Asian Cup Preview: China v DPR Korea

China will play DPR Korea at the Canberra Stadium on Sunday from 8pm AEDT.

DPR Korea will be looking to show the football world they are more than capable at this level and build on their attacking style displayed last Wednesday. 

Returning home with three losses isn’t acceptable for Jo Song-top.  Although the team showed glimpses of positive play throughout their 4-1 loss to Saudi Arabia the team will be looking for a result in their final game and a more disciplined defensive effort.

China has top spot already sewn up and could take this opportunity to rest a few key players. Making it out of the group stage for the first time in 11 years, the Chinese will be keen to progress past the quarter final stage.  

With only four days between games Alain Perrin will have some tough decisions to make when selecting his starting XI. 

The supreme fitness of China made Uzbekistan look second rate, and this could again be the case with DPR Korea. The midfield of China should appreciate the cooler Canberra conditions and control the bulk of the play.  China averages over 100 passes more than DPR per game.

Canberra Stadium hosts its only Group B game of the tournament and it will be China’s first venture out of Brisbane.


Played: 18 China: 9 Draws: 4 DPR Korea 5

The game:

With the alternate Group B match deciding who will join China in the next round this game could be forgotten.  Make sure you set the reminder to at least watch this game.  DPR Korea managed to take the game to Saudi Arabia in the first 20 minutes, and even find them ahead with positive, pressing football.  This seemed a new approach from a nation normally reliant on resilient defending.  The new approach appears to be the way forward for Jo Song-top and his men.  He is a strong believer that the nation needs to adopt this approach if they are to compete with the better known clubs in Asia.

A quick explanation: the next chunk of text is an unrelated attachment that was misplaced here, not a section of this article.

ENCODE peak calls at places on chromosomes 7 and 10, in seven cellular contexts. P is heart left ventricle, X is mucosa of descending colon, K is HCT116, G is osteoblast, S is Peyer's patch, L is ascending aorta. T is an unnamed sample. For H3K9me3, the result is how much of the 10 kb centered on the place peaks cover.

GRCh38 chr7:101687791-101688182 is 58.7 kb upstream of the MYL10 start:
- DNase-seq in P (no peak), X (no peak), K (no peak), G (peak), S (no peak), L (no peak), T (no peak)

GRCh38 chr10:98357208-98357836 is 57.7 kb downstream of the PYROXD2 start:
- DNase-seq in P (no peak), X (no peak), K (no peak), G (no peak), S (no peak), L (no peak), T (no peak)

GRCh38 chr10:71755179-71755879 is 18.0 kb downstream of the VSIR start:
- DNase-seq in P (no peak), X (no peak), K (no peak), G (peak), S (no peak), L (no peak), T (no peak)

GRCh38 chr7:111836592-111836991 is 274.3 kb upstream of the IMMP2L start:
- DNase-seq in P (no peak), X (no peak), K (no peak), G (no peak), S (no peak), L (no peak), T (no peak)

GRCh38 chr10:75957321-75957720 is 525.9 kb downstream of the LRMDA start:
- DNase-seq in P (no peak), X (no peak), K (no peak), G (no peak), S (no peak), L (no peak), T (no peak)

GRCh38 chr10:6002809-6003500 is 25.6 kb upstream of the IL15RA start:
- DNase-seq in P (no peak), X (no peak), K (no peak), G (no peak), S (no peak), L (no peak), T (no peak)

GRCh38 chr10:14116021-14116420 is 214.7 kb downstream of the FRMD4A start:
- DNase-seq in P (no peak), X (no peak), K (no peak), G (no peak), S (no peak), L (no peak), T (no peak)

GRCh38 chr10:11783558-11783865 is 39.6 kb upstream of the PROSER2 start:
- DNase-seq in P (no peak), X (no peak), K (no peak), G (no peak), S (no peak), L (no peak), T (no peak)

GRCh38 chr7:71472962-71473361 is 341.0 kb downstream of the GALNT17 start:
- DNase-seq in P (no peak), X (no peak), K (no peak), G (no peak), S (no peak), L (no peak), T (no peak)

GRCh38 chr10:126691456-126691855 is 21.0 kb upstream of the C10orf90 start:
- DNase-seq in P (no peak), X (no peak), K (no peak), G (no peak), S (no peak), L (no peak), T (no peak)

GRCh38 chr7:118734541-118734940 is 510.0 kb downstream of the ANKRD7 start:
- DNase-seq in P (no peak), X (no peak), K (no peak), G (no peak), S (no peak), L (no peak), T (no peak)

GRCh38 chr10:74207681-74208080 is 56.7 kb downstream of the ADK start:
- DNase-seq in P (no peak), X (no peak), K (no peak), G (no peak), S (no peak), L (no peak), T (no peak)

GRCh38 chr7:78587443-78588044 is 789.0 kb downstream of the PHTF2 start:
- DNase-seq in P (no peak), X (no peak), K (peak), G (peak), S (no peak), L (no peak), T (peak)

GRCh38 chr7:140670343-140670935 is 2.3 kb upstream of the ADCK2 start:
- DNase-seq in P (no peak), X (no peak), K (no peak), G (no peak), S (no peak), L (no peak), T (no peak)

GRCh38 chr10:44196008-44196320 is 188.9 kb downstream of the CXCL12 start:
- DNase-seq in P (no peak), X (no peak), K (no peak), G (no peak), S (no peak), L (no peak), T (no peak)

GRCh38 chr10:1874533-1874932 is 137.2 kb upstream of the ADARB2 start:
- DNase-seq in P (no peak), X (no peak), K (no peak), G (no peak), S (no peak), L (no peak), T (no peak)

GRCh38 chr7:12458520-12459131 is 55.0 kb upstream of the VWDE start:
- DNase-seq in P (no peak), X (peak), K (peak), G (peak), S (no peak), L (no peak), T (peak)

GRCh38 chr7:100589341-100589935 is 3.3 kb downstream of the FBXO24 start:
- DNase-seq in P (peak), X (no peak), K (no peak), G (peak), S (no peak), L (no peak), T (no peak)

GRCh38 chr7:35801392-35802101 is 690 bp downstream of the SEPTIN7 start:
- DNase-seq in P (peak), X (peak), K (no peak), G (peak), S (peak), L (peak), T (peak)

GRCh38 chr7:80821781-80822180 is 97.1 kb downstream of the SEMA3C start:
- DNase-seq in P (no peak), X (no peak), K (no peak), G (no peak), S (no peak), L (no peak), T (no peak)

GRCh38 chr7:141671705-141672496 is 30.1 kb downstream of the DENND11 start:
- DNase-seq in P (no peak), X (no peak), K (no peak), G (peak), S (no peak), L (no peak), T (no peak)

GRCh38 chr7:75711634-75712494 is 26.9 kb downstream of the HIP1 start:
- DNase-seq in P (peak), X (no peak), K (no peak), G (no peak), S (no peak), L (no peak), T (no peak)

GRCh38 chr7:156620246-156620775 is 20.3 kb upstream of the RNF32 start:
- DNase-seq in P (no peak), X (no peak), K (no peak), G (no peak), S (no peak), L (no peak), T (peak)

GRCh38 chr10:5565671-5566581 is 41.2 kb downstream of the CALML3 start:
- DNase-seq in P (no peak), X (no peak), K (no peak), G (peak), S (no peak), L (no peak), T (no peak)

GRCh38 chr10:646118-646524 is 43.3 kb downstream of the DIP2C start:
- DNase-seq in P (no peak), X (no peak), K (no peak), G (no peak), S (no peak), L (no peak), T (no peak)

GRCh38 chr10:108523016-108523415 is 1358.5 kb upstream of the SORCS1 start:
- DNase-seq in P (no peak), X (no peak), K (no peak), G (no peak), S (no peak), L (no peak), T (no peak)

DPR Korea should be careful not to commit too many long balls.  The team has become reliant on looping balls and counter attacks, whilst the Chinese team are more compact and tend to set up their attacks in the more traditional way.  China is far more patient on the ball and commits far less mistakes.

The big issue:

With nothing to play for China could find it hard to remain motivated for the clash.  The sense of knowing you’ve already topped the group could have a mental and physical effect on the players.  On paper you could say the same about DPR Korea but in essence they have everything to play for.  The future direction of football in DPR Korea could ride on the final result of this game.  Jo Song-top is in his second stint in the head position and if he cannot deliver desired results this could be his final stint at the top level.

Game breaker:

Attacking defender Cha Jong-hyok found his feet under the new found style of DPR Korea against Saudi Arabia and the veteran of 46 caps looked dangerous every time he found himself on the ball.  At 29 this could be the last major tournament Jong-hyok plays but his ability to thrive under pressure and create attacking moves could extend his career is he manages a solid game against China.


China will be too strong for DPR Korea, but not before an early scare.  China could rest a few players with the quarter finals and squad balance in mind, but I don’t perceive too many changes for DPR Korea.  The team will be under great pressure to return home with a win, and the game in Canberra presents that chance.  China has one of the most underrated squads in the tournament and could create waves over the next fortnight.

China 3-1 DPR Korea